It’s easy to judge people who are depressed.
Have you ever had thoughts like this:
Why can’t they just get out of their funk? Aren’t they trusting God? Isn’t a Christian supposed to be joyful? They must not be trying hard enough. They must not be exercising faith in God. They’re stuck in unbelief.
I’ve had those thoughts go through my mind. To my shame. I thought I was tough and couldn’t understand why depressed people couldn’t be tough too.
But God has slowly been changing me over the past few years as I’ve spent time with people who struggle with depression. I’m slowly learning a few things about depression and how to serve those who are struggling with it. Here are a few things I’ve learned.
(Note: This post was read and edited by a mature Christian who has regularly struggled with depression. Much of what I’ve learned is from them.)
Don’t Judge Them
I’ve never experienced depression, but from what I’ve been told, it’s terrible. It sucks the life out of you, debilitates you, crushes your spirits, and makes it very difficult to think accurately. Because I haven’t experienced this, I need to be very slow in making judgments about those who are in the darkness. I don’t know what it’s like, and until I go through it, I won’t know what it’s like.
I can’t tell a depressed person to snap out of it, any more than I can tell a person with a headache to snap out of it. It simply doesn’t work like that. So I need to withhold judgment and be full of mercy.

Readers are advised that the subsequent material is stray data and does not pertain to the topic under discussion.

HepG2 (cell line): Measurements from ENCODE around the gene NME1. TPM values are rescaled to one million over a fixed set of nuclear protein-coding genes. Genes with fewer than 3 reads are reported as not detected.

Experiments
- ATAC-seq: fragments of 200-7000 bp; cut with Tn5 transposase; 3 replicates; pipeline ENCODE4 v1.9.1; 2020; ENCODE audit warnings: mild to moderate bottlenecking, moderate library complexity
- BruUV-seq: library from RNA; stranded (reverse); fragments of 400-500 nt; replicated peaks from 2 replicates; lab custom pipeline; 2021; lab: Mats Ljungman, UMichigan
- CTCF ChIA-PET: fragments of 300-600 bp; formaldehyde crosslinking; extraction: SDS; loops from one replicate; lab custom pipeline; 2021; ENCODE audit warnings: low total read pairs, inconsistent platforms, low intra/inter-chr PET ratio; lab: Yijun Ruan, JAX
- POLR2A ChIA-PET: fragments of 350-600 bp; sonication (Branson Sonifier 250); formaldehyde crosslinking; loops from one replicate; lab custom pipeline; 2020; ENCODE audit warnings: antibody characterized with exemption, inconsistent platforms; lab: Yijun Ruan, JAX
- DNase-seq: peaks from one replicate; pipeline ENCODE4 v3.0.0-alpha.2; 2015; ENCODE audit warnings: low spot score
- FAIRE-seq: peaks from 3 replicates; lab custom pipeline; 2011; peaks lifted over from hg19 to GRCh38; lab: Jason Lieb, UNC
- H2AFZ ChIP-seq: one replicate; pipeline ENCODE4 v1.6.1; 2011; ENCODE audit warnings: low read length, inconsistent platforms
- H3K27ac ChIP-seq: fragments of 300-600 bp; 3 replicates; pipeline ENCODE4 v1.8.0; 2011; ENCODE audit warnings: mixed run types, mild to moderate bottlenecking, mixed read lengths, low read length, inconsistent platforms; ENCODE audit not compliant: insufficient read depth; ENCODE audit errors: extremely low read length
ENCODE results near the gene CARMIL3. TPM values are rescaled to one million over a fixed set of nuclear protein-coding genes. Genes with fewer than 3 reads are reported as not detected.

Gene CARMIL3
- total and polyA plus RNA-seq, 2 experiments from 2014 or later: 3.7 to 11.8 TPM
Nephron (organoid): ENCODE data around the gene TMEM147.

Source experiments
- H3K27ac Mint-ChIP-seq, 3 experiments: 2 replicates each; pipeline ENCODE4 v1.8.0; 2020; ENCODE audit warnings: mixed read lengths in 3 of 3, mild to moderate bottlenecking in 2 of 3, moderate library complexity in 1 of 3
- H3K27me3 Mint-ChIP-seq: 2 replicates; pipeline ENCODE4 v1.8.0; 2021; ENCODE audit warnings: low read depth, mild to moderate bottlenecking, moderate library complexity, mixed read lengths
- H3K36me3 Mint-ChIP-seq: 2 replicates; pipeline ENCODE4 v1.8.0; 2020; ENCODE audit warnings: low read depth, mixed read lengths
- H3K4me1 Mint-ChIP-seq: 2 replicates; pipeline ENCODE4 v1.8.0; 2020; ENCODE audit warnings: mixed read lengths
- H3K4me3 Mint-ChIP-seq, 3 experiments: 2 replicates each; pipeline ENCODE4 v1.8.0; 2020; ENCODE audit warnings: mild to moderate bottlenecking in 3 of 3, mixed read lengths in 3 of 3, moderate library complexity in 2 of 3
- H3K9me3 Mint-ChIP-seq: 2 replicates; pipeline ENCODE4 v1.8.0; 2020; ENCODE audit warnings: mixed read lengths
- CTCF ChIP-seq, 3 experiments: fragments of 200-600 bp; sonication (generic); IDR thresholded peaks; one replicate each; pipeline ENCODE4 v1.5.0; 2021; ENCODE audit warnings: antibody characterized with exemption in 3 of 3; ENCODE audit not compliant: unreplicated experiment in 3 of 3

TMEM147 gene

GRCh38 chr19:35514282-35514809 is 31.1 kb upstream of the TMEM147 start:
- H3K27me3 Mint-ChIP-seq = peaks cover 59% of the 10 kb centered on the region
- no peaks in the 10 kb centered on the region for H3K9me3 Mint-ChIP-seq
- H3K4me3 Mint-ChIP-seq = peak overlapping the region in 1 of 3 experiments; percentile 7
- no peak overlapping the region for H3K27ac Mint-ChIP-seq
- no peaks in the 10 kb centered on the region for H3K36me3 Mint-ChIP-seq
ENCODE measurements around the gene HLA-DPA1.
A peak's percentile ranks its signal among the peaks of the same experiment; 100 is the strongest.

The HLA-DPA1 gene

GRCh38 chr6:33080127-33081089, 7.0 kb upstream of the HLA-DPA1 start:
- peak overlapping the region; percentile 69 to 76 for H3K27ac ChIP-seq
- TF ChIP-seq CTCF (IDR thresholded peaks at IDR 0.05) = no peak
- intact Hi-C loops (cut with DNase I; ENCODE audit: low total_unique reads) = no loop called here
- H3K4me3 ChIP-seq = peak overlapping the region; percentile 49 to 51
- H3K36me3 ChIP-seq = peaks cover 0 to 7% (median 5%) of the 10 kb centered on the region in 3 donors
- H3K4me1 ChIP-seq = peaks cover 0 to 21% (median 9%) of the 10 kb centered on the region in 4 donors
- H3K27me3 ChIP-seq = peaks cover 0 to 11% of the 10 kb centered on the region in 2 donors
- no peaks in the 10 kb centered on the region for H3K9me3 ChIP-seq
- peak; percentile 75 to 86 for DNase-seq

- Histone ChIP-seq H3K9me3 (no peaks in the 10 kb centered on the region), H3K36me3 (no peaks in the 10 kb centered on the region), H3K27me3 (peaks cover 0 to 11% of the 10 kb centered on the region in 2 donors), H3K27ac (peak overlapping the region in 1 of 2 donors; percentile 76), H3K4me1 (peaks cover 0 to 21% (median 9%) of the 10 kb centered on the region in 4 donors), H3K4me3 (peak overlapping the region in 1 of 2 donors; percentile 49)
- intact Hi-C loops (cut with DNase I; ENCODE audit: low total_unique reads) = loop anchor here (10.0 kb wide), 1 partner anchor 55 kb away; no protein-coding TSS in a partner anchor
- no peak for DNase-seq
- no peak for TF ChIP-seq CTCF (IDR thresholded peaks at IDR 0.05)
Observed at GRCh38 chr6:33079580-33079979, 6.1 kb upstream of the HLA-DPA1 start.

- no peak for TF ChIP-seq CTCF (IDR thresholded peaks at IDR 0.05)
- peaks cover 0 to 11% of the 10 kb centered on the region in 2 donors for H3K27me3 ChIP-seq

To my shame, there have been times when I haven’t been compassionate toward those who are depressed. I really, really regret that. Depression is a terrible thing, and those who experience it need to feel my care and compassion. I need to convey God’s fatherly heart of care. They need to know that, even though I don’t understand, I really do care about them and am sad to see them struggling.
What I don’t need to do is correct them. Now don’t get me wrong, there is a time and a place for gently reminding them to trust in God’s character and promises, but my ratio of compassion to correction should be about twenty to one. I need to remind them that God deeply cares for them, loves them, and is with them in the darkness.
Don’t Offer Solutions
There can be a temptation to offer solutions, such as a book or sermon, to a person that is depressed. This usually isn’t a good idea. Depression makes it almost impossible to concentrate and totally destroys any energy or motivation a person might have.
I do need to offer that person hope. Hopelessness is one of the main symptoms of depression, and the afflicted often fear that the darkness will never end. I need to encourage them that God is going to get them through it. That it will come to and end and that God will come through for them. I need to encourage them to hang on to the Lord with what little strength they have, and to remind them that God is hanging on to them.
These are starting places for helping people, not solutions. I hope they help you comfort and care for those who are depressed.
Don’t make my mistake. Don’t judge the depressed, care for them.
+photo by *clairity*